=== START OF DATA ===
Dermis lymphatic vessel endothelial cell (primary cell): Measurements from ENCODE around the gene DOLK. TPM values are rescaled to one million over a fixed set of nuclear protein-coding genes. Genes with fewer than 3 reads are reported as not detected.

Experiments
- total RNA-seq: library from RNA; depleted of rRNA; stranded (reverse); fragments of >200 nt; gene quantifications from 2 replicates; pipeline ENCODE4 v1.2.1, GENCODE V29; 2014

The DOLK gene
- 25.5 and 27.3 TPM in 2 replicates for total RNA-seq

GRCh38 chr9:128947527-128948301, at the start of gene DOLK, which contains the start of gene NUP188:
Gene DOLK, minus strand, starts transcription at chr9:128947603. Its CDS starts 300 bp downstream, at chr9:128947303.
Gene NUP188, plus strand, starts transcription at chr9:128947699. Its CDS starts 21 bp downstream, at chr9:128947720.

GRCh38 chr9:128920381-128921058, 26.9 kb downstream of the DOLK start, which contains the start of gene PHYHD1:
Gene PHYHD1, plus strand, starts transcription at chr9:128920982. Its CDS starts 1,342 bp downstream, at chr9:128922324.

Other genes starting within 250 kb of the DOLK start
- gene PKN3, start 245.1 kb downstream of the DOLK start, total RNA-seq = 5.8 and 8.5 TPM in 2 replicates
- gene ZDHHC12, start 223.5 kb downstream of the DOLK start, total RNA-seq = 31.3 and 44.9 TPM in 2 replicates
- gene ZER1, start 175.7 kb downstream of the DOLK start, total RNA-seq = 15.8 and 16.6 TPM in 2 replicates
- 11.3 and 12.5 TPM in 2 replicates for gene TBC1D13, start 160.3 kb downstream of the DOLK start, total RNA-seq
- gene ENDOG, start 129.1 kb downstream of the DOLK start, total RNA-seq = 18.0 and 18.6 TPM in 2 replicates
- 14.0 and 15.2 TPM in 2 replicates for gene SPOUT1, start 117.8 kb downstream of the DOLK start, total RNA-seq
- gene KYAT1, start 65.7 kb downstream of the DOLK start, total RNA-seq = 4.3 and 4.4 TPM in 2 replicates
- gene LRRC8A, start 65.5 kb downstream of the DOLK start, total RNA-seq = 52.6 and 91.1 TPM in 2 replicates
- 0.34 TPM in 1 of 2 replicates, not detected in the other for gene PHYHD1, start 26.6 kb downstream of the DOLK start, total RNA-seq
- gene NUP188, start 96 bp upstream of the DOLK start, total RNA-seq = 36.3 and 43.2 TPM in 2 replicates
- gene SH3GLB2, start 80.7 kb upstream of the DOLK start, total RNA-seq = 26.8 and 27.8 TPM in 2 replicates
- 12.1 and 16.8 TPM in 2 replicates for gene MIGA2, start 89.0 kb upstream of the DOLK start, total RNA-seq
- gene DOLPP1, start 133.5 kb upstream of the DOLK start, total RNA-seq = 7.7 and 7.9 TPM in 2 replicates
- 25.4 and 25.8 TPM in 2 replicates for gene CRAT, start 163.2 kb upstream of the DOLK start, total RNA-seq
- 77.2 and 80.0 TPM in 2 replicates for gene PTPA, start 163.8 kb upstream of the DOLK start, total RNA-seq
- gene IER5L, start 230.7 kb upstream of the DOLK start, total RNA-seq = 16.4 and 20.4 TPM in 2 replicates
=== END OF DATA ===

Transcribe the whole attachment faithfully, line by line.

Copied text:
Dermis lymphatic vessel endothelial cell (primary cell): Measurements from ENCODE around the gene DOLK. TPM values are rescaled to one million over a fixed set of nuclear protein-coding genes. Genes with fewer than 3 reads are reported as not detected.

Experiments
- total RNA-seq: library from RNA; depleted of rRNA; stranded (reverse); fragments of >200 nt; gene quantifications from 2 replicates; pipeline ENCODE4 v1.2.1, GENCODE V29; 2014

The DOLK gene
- 25.5 and 27.3 TPM in 2 replicates for total RNA-seq

GRCh38 chr9:128947527-128948301, at the start of gene DOLK, which contains the start of gene NUP188:
Gene DOLK, minus strand, starts transcription at chr9:128947603. Its CDS starts 300 bp downstream, at chr9:128947303.
Gene NUP188, plus strand, starts transcription at chr9:128947699. Its CDS starts 21 bp downstream, at chr9:128947720.

GRCh38 chr9:128920381-128921058, 26.9 kb downstream of the DOLK start, which contains the start of gene PHYHD1:
Gene PHYHD1, plus strand, starts transcription at chr9:128920982. Its CDS starts 1,342 bp downstream, at chr9:128922324.

Other genes starting within 250 kb of the DOLK start
- gene PKN3, start 245.1 kb downstream of the DOLK start, total RNA-seq = 5.8 and 8.5 TPM in 2 replicates
- gene ZDHHC12, start 223.5 kb downstream of the DOLK start, total RNA-seq = 31.3 and 44.9 TPM in 2 replicates
- gene ZER1, start 175.7 kb downstream of the DOLK start, total RNA-seq = 15.8 and 16.6 TPM in 2 replicates
- 11.3 and 12.5 TPM in 2 replicates for gene TBC1D13, start 160.3 kb downstream of the DOLK start, total RNA-seq
- gene ENDOG, start 129.1 kb downstream of the DOLK start, total RNA-seq = 18.0 and 18.6 TPM in 2 replicates
- 14.0 and 15.2 TPM in 2 replicates for gene SPOUT1, start 117.8 kb downstream of the DOLK start, total RNA-seq
- gene KYAT1, start 65.7 kb downstream of the DOLK start, total RNA-seq = 4.3 and 4.4 TPM in 2 replicates
- gene LRRC8A, start 65.5 kb downstream of the DOLK start, total RNA-seq = 52.6 and 91.1 TPM in 2 replicates
- 0.34 TPM in 1 of 2 replicates, not detected in the other for gene PHYHD1, start 26.6 kb downstream of the DOLK start, total RNA-seq
- gene NUP188, start 96 bp upstream of the DOLK start, total RNA-seq = 36.3 and 43.2 TPM in 2 replicates
- gene SH3GLB2, start 80.7 kb upstream of the DOLK start, total RNA-seq = 26.8 and 27.8 TPM in 2 replicates
- 12.1 and 16.8 TPM in 2 replicates for gene MIGA2, start 89.0 kb upstream of the DOLK start, total RNA-seq
- gene DOLPP1, start 133.5 kb upstream of the DOLK start, total RNA-seq = 7.7 and 7.9 TPM in 2 replicates
- 25.4 and 25.8 TPM in 2 replicates for gene CRAT, start 163.2 kb upstream of the DOLK start, total RNA-seq
- 77.2 and 80.0 TPM in 2 replicates for gene PTPA, start 163.8 kb upstream of the DOLK start, total RNA-seq
- gene IER5L, start 230.7 kb upstream of the DOLK start, total RNA-seq = 16.4 and 20.4 TPM in 2 replicates